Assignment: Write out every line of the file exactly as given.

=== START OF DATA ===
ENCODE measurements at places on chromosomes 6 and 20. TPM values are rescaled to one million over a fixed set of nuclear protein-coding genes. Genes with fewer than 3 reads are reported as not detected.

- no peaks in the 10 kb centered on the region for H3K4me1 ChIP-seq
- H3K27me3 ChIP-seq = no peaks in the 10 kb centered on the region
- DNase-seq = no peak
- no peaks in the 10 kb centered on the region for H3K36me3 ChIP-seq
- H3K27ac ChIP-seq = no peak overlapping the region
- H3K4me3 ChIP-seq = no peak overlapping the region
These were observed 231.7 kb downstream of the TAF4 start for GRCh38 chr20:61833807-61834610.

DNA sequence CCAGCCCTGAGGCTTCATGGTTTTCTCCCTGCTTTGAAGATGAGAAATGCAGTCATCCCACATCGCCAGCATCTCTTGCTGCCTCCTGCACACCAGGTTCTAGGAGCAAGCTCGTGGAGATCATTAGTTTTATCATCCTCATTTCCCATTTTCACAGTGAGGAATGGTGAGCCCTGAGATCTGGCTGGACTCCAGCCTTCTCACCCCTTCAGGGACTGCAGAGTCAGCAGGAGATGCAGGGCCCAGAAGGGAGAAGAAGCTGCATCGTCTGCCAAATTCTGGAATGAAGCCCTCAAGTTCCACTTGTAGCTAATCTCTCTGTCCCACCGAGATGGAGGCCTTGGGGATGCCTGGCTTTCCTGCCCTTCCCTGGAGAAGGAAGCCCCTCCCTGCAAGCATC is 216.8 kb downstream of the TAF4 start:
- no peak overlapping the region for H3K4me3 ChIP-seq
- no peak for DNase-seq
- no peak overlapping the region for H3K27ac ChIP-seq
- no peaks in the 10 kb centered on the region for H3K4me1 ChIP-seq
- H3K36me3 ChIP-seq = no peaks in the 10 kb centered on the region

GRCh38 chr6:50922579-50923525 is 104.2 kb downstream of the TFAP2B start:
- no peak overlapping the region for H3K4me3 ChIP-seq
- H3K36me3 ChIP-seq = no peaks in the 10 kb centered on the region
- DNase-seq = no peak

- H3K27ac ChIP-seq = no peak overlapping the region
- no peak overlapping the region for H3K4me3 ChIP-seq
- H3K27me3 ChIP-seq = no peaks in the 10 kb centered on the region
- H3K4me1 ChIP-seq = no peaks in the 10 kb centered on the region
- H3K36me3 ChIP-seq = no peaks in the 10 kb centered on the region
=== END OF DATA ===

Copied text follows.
ENCODE measurements at places on chromosomes 6 and 20. TPM values are rescaled to one million over a fixed set of nuclear protein-coding genes. Genes with fewer than 3 reads are reported as not detected.

- no peaks in the 10 kb centered on the region for H3K4me1 ChIP-seq
- H3K27me3 ChIP-seq = no peaks in the 10 kb centered on the region
- DNase-seq = no peak
- no peaks in the 10 kb centered on the region for H3K36me3 ChIP-seq
- H3K27ac ChIP-seq = no peak overlapping the region
- H3K4me3 ChIP-seq = no peak overlapping the region
These were observed 231.7 kb downstream of the TAF4 start for GRCh38 chr20:61833807-61834610.

DNA sequence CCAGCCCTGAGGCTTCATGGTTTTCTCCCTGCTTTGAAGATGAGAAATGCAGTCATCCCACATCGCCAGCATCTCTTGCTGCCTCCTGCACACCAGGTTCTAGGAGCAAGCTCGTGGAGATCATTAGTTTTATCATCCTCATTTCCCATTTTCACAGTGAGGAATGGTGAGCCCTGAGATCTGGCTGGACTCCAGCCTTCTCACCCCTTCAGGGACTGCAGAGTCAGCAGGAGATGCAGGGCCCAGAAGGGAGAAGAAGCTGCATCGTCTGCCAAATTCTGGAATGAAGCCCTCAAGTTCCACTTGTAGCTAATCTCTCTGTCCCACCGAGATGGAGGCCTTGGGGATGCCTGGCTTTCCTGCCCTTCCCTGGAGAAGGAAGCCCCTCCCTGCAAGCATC is 216.8 kb downstream of the TAF4 start:
- no peak overlapping the region for H3K4me3 ChIP-seq
- no peak for DNase-seq
- no peak overlapping the region for H3K27ac ChIP-seq
- no peaks in the 10 kb centered on the region for H3K4me1 ChIP-seq
- H3K36me3 ChIP-seq = no peaks in the 10 kb centered on the region

GRCh38 chr6:50922579-50923525 is 104.2 kb downstream of the TFAP2B start:
- no peak overlapping the region for H3K4me3 ChIP-seq
- H3K36me3 ChIP-seq = no peaks in the 10 kb centered on the region
- DNase-seq = no peak

- H3K27ac ChIP-seq = no peak overlapping the region
- no peak overlapping the region for H3K4me3 ChIP-seq
- H3K27me3 ChIP-seq = no peaks in the 10 kb centered on the region
- H3K4me1 ChIP-seq = no peaks in the 10 kb centered on the region
- H3K36me3 ChIP-seq = no peaks in the 10 kb centered on the region